Let us consider Chewbacca, and sasquatch, if we shall. For the wookie, as we know, is a tool user.

Therefore, he is not really a pencil sort of tool user, but an arms-ripping-out-of-sockets tool user, meaning, he flies spaceships and has adventures, not sitting around pushing pencils. LAME. The wookie, for example, knows this.

Observe that Chewbacca fir example, understands electricity. That is because he only needs enough math, to become effective enough to get a spaceship and have adventures. Once he groks the electronics aspects of math, he is going to be able to get a spaceship gig and hopefully achieve such bonds with people as to incur the lifedebt which the wookie is always on the lookout to give. So I am like the wookie, in that for me, math is a vehicle to understand electronics. Now that may be simplistic for the NASA engineer, but can such men ever be satisfied? I say no.

Therefore in my case, when I think of the divison line, I think "rational number" which means, "ratio" meaning "this is to that". However, when I think of this I always find myself visualizing Ohm's law, which is a relational, practical law, which helps to resolve all the bullshatzz in regards to math.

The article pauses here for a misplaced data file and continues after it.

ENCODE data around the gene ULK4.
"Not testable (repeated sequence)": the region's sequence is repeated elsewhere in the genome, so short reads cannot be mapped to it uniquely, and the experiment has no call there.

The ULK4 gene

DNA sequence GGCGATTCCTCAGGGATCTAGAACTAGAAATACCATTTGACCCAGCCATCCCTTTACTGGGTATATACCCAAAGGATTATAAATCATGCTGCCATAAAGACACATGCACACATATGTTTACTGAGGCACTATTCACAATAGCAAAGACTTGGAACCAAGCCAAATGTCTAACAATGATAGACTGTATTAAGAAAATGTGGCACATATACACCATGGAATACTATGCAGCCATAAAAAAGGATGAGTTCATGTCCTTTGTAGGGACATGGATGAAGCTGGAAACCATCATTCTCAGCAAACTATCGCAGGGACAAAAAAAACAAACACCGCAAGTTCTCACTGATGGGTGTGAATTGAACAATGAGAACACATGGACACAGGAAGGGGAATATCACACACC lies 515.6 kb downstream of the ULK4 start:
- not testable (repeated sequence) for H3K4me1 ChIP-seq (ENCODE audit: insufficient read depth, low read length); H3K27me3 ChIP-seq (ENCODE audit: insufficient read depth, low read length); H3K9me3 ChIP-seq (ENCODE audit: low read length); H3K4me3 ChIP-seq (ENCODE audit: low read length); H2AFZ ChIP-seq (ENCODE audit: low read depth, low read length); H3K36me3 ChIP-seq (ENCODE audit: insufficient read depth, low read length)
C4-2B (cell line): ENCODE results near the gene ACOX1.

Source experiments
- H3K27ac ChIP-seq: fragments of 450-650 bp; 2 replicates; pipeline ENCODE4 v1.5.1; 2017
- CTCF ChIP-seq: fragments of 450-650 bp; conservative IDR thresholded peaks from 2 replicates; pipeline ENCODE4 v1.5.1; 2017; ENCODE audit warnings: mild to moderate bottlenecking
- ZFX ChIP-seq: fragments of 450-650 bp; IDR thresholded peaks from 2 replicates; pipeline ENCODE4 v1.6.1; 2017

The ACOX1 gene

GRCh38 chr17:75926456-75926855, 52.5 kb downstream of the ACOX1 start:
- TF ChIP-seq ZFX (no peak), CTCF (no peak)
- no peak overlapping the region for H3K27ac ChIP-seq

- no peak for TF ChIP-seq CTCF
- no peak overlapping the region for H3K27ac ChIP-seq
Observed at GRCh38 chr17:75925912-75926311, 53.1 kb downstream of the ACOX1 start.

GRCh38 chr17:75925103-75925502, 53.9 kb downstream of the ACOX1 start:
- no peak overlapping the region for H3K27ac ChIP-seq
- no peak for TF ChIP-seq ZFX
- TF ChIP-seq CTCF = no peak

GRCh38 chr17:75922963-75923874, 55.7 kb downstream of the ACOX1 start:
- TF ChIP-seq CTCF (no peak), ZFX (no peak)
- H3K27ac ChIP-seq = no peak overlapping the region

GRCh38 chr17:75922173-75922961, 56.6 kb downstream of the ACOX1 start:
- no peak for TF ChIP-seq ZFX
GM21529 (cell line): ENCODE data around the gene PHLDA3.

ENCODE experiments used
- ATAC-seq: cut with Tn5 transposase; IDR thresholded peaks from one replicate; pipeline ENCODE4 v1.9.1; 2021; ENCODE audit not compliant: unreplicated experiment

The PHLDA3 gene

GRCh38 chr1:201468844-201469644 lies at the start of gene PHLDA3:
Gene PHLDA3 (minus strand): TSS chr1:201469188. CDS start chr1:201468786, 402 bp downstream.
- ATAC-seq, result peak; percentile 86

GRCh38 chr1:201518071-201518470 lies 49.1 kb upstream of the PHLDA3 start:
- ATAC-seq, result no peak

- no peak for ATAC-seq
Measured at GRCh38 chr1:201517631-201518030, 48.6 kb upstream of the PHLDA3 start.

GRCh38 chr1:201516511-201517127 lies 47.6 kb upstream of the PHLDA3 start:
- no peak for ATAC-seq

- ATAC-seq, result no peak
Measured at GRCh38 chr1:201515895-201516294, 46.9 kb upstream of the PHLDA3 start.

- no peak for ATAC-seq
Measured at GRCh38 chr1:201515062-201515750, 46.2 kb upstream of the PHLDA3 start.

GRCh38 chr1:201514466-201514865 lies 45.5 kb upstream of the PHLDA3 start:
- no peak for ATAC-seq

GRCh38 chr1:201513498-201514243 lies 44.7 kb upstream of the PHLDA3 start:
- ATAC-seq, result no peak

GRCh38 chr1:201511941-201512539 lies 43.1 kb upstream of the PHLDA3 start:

Ohms law says current x resistance = volts. So my point is this: Math'sturbators can take this simple, life-affirming (and life saving!) truth, and they can get their snobber all over a very simple principle. It is this: All your MDAS are belong to BUS.

Meaning even the dumbest wookie knows that when you gets electrons flowing in a circuit, you are good to go!

This means this: Ohm's law should be taught in preschool. Therefore do all things in math as rubber, hit the road. Because MDAS are all happening at the same time. In truth, ohms law describes a tug of war, a pulling and pushing between two forces. In truth, amps are a measure of draw across to points (voltage) so if you see a number, then visualize it as the quotient and also as impedance, because you will learn to see ohms (resistance) right below it, as a "ratio-nal" number meaning this-to-that. All three exist at the same time that is the point of a ratio.

Consider please, that the simpler way says this: Counting stuff makes sense up to a certain point, and also for fun, but to try and make things that happen in motion (meaning, over time) like electronics, into discreet moment-to-moment things on piece of paper, is 90% mathsturbatory. Now, that's fun, but it is all in your brain. Whereas, math that actually produce fun times with a real fine lady like the Millennium Falcon, is not mathsturbatory, but is effective, flowing, and very very real. Nerds, listen up because there's levels to this stuff I am posting here. You know, like what exactly is electricity? And what does is mean to be shocking? Is it shocking for me to point out that all your children in school have mathsturbatory teachers whose goal is to prevent real electricity from flowing in America?